Metro home sales increase 15.1% in April
Home inventory remains ‘exceptionally’ tight

By Katherine Michalets - Freeman Staff

May 13, 2016

A house for sale on Delafield Street.
Charles Auer/Freeman Staff

WAUKESHA - The school year may be ending and families may be considering moving to a new home, but they will likely have a hard time finding much to choose from during their search in the four-county metro Milwaukee area.

According to data released Wednesday by the Greater Milwaukee Association of Realtors, inventory remained “exceptionally” tight in April.

The  organization reported that the seasonally adjusted inventory level for April was 5.9 months, up from 5.5 in March. The seasonally adjusted level was 7.3 months in April 2015. Six months of inventory is generally regarded as a “balanced” market, in which sellers and buyers are evenly matched in price negotiations.

The seasonally adjusted inventory level for April was 5.9 months, up from 5.5 in March. The seasonally adjusted level was 7.3 months in April 2015. Six months of inventory is generally regarded as a “balanced” market, in which sellers and buyers are evenly matched in price negotiations.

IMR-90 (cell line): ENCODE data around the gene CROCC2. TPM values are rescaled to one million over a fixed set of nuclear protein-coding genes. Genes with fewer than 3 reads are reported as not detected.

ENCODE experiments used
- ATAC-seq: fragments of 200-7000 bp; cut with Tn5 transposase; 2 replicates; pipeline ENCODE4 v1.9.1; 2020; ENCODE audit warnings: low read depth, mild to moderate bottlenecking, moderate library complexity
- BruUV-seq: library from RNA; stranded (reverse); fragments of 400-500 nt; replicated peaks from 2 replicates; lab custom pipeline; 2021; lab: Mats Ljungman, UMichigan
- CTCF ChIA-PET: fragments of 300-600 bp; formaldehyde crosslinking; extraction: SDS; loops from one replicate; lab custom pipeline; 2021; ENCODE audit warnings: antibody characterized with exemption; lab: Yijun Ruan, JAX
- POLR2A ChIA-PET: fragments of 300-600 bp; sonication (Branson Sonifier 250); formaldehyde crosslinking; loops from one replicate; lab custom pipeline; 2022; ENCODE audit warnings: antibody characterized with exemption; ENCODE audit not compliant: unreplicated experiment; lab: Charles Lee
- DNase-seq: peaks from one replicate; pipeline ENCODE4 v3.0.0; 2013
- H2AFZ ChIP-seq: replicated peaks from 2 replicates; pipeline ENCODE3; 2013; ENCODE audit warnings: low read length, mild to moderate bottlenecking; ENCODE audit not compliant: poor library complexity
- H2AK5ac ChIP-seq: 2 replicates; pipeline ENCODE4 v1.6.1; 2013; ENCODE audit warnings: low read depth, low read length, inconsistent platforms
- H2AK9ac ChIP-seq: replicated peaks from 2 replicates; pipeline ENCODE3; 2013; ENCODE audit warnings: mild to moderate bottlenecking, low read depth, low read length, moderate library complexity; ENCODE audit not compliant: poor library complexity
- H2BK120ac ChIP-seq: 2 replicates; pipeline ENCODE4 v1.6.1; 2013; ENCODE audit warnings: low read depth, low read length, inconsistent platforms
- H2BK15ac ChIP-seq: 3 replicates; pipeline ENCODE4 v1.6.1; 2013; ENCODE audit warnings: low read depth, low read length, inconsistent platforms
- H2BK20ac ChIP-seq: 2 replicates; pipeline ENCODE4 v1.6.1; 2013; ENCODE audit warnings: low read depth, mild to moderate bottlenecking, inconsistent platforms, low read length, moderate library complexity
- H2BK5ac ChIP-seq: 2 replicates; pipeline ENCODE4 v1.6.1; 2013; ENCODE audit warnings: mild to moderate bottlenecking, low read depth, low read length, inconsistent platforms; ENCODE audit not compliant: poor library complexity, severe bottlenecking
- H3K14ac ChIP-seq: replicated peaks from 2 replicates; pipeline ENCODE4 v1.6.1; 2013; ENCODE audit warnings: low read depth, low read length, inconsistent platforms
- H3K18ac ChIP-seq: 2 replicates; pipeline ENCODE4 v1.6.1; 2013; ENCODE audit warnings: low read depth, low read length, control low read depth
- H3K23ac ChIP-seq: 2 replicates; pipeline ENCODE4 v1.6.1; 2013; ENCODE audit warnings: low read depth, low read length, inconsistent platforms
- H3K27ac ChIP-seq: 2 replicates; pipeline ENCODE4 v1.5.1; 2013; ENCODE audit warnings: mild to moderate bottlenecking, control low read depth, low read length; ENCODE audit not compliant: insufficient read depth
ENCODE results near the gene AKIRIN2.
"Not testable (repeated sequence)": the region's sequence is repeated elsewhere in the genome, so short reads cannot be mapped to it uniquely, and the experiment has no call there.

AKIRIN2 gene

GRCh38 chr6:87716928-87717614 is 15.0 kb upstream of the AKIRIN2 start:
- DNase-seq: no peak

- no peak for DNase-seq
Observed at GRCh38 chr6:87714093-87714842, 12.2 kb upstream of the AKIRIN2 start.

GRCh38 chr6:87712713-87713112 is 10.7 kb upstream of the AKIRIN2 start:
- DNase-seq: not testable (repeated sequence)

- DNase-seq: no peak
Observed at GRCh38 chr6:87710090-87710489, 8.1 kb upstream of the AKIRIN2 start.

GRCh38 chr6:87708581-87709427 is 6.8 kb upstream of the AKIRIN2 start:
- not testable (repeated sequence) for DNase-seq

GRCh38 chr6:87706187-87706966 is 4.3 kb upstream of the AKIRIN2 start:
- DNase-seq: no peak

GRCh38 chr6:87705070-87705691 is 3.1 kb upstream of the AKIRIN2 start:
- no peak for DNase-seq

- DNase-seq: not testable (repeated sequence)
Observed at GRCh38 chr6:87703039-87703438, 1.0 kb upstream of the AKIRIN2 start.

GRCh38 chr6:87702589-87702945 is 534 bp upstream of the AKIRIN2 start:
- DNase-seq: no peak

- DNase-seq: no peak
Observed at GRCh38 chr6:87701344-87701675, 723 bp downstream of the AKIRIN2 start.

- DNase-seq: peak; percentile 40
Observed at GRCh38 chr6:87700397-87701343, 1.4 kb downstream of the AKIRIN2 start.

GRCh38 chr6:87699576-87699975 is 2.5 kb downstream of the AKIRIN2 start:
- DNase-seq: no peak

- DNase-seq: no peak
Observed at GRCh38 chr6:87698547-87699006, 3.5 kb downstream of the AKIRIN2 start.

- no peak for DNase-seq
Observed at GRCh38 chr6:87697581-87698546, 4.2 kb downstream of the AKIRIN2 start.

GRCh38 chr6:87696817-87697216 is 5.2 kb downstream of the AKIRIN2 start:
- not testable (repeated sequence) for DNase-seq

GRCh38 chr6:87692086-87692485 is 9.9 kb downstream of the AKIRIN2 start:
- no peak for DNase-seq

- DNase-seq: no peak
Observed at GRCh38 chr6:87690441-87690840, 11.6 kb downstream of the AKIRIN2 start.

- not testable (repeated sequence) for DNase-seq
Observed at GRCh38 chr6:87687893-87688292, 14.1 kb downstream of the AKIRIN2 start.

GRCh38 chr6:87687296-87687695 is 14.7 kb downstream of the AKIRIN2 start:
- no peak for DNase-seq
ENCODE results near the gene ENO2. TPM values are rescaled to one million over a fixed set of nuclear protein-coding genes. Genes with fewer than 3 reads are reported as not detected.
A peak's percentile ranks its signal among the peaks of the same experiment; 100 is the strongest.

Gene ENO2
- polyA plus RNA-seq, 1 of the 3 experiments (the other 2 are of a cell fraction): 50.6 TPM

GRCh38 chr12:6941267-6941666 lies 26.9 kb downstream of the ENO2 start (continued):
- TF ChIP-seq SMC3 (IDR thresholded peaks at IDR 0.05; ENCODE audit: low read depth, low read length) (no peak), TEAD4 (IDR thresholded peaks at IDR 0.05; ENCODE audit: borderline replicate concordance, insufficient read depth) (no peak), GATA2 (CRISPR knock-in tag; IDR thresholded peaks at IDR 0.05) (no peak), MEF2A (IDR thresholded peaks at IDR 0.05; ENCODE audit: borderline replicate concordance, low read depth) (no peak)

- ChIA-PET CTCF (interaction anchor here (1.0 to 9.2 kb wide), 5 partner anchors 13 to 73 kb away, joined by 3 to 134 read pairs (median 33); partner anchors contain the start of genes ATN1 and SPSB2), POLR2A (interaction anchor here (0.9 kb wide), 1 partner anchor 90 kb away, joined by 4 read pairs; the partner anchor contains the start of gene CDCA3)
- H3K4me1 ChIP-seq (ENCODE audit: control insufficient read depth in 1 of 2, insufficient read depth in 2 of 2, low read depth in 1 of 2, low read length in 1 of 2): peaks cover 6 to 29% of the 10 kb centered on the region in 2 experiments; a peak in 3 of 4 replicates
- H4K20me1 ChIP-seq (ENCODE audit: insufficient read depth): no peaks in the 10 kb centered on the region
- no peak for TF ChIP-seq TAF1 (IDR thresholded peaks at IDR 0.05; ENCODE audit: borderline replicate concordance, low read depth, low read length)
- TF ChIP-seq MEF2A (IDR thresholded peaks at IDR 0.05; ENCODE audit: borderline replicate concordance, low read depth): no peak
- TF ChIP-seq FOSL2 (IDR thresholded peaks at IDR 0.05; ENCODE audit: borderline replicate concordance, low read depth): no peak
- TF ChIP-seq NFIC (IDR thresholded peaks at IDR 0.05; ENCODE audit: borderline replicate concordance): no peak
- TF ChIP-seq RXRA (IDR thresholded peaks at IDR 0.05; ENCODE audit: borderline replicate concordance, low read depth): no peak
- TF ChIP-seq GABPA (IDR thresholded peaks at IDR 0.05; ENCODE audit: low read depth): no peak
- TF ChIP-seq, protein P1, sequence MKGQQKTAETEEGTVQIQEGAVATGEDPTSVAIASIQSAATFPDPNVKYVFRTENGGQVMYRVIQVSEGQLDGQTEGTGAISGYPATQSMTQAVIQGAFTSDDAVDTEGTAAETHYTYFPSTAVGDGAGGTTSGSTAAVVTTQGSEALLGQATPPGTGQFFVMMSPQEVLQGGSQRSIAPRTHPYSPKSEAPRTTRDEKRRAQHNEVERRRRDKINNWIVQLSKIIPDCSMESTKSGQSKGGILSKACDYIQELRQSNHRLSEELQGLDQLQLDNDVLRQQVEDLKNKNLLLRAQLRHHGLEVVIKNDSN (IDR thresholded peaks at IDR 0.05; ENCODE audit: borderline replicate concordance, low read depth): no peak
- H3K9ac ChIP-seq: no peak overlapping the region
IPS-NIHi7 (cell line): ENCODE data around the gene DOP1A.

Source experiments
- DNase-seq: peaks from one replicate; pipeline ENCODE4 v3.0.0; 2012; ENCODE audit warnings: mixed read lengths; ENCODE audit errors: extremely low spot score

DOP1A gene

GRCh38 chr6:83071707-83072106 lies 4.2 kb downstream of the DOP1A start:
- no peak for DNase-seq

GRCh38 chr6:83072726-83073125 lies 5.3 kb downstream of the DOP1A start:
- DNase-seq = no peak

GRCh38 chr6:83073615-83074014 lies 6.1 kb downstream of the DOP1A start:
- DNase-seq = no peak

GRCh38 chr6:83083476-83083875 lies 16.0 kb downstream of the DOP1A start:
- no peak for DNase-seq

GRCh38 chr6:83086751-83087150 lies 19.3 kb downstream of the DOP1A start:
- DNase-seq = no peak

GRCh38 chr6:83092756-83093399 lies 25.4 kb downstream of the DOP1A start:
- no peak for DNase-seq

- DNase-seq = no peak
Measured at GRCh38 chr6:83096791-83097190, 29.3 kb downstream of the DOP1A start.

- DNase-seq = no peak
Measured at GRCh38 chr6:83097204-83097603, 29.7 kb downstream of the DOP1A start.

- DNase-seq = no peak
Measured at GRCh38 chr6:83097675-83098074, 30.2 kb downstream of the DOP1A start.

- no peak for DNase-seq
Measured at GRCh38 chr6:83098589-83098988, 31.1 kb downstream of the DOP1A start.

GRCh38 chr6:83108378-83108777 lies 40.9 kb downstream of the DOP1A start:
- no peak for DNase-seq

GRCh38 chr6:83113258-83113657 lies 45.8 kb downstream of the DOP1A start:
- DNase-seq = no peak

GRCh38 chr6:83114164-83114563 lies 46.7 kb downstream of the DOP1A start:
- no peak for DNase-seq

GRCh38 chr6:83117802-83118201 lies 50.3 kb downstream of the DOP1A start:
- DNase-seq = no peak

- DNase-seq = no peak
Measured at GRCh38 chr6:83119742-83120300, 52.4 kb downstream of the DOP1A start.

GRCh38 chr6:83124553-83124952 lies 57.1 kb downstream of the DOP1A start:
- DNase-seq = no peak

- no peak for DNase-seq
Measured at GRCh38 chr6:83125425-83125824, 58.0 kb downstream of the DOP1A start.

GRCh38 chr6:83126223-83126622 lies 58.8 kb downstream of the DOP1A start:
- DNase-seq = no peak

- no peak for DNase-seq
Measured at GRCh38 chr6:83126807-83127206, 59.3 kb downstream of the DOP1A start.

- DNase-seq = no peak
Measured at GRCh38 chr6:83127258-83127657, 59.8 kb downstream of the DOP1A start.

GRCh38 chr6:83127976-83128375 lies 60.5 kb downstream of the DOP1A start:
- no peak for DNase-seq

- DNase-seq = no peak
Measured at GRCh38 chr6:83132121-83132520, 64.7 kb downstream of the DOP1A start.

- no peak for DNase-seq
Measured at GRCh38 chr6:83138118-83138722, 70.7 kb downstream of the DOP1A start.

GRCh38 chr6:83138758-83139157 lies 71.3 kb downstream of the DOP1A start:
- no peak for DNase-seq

“With inventory levels such as this throughout the region, the law of supply and demand would dictate that prices should rise. And that is precisely what is happening in the market. Actual sales prices will not be available until the end of the second quarter, but brokers are reporting multiple offers with price increases on many listings,” said GMAR President Mike Ruzicka in the report.

In Milwaukee County, April listings decreased 10.3 percent while Waukesha County went down 6.6 percent and Washington County saw a drop of 6.9 percent, when comparing the data to April 2015. Ozaukee County had the greatest decline of 12.1 percent when comparing those two periods. Overall, the four-county area had a decline of 9 percent in listings in April compared to April 2015.

Home sales, on the other hand, increased 15.1 percent in the four-county Metro area during April, which was the 18th month of increased home sales out of the past 20 months, dating back to September 2014. January 2015 and March 2016 were the only months in this time frame that had negative sales, according to GMAR.

Leading the four-county area was Milwaukee County with an increase of 20.1 percent in April sales when compared to April 2015. Waukesha County went up 13.2 percent, Washington County had an uptick of 3.7 percent and Ozaukee County only increased 0.9 percent.

“The increase in prices is due to buyer demand in excess of available inventory, it is not being fueled by a multitude of buyers flooding the market with unwarranted credit  - the recipe that caused the 2008 economic meltdown,” Ruzicka wrote. “Buyers in today’s market are creditworthy, and have been tested by lenders for their ability to repay their mortgages. Prices are increasing because reliable buyers are pursuing a limited number of available homes. If a considerable number of homes were listed in the current market, prices would probably flatten a bit. There would have to be a significant increase in listings in the next few months to see any kind of decrease in values.”